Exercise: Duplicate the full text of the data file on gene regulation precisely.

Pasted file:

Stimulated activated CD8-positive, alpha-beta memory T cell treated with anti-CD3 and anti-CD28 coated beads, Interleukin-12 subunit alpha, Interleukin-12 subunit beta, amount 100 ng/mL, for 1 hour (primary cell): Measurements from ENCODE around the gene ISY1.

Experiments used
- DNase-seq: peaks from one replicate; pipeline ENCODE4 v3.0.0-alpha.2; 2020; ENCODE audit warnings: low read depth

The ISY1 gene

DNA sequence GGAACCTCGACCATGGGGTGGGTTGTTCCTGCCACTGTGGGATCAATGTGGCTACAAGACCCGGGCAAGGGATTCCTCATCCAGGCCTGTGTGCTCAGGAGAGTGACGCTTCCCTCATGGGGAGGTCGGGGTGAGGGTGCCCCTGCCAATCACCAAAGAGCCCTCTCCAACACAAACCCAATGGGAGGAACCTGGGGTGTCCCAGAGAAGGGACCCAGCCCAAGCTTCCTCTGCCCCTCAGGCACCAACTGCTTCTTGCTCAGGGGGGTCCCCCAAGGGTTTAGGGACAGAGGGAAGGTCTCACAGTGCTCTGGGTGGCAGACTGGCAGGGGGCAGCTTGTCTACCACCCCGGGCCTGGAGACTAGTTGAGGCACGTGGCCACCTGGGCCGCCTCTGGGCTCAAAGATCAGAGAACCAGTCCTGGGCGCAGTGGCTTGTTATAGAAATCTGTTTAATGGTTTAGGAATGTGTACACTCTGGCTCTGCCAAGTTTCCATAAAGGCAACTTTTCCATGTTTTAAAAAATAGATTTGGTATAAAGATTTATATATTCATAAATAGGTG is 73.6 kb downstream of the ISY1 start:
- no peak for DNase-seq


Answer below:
Stimulated activated CD8-positive, alpha-beta memory T cell treated with anti-CD3 and anti-CD28 coated beads, Interleukin-12 subunit alpha, Interleukin-12 subunit beta, amount 100 ng/mL, for 1 hour (primary cell): Measurements from ENCODE around the gene ISY1.

Experiments used
- DNase-seq: peaks from one replicate; pipeline ENCODE4 v3.0.0-alpha.2; 2020; ENCODE audit warnings: low read depth

The ISY1 gene

DNA sequence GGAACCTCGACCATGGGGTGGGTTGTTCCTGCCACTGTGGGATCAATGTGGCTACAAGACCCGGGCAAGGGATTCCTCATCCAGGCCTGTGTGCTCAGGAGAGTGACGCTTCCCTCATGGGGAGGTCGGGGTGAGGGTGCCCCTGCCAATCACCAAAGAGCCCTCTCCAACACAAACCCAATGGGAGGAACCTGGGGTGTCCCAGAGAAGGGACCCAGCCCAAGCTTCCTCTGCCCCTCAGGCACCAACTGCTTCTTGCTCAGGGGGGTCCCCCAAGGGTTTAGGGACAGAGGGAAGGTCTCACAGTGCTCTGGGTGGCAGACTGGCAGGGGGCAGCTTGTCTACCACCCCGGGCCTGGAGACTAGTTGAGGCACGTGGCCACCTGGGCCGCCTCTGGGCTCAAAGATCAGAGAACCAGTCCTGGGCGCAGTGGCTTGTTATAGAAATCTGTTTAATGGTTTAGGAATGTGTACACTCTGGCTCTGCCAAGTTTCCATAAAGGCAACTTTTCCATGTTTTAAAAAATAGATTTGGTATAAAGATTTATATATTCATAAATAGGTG is 73.6 kb downstream of the ISY1 start:
- no peak for DNase-seq